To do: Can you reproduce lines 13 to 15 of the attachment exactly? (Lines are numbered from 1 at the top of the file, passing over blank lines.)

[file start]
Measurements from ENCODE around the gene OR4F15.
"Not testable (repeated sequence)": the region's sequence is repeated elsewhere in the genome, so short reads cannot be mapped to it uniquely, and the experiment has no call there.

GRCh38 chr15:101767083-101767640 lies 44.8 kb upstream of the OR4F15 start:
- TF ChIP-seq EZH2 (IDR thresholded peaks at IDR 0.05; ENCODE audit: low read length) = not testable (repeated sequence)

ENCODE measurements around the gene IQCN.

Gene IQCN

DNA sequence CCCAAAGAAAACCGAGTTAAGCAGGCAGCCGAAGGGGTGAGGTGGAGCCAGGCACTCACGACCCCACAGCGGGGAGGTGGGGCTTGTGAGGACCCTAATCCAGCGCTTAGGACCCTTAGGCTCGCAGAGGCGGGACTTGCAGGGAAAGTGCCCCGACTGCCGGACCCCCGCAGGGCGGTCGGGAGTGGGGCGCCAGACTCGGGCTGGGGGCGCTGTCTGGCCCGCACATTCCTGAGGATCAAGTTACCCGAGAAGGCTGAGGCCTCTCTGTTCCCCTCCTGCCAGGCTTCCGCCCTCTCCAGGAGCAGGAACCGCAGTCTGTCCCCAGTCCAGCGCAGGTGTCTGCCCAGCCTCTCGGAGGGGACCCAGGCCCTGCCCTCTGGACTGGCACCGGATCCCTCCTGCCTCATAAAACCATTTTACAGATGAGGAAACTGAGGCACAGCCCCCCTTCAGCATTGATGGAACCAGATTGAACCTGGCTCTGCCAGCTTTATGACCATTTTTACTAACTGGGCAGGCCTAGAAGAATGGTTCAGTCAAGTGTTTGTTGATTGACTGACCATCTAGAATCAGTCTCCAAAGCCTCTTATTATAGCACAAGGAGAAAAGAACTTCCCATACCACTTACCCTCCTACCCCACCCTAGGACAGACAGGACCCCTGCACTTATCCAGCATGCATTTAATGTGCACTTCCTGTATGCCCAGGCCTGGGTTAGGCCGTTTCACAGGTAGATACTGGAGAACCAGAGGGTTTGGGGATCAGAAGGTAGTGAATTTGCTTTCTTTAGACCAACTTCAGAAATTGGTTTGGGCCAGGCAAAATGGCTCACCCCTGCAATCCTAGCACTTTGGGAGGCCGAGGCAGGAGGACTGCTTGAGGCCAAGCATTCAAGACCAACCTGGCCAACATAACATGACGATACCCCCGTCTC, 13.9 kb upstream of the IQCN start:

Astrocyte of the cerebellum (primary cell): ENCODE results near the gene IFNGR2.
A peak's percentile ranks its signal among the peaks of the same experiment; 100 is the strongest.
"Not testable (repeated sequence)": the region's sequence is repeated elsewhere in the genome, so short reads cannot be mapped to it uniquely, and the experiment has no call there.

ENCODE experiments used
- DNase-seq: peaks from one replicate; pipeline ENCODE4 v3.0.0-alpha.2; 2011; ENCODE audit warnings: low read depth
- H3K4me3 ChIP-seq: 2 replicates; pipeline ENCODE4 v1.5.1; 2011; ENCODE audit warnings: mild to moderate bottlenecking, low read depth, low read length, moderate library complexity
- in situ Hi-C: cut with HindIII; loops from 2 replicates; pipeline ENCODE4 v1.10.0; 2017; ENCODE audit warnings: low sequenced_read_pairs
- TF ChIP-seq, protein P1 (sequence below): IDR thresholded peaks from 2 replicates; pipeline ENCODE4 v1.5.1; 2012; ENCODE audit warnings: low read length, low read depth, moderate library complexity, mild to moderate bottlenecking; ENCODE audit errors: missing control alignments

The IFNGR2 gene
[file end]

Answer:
- H3K4me3 ChIP-seq: 2 replicates; pipeline ENCODE4 v1.5.1; 2011; ENCODE audit warnings: mild to moderate bottlenecking, low read depth, low read length, moderate library complexity
- in situ Hi-C: cut with HindIII; loops from 2 replicates; pipeline ENCODE4 v1.10.0; 2017; ENCODE audit warnings: low sequenced_read_pairs
- TF ChIP-seq, protein P1 (sequence below): IDR thresholded peaks from 2 replicates; pipeline ENCODE4 v1.5.1; 2012; ENCODE audit warnings: low read length, low read depth, moderate library complexity, mild to moderate bottlenecking; ENCODE audit errors: missing control alignments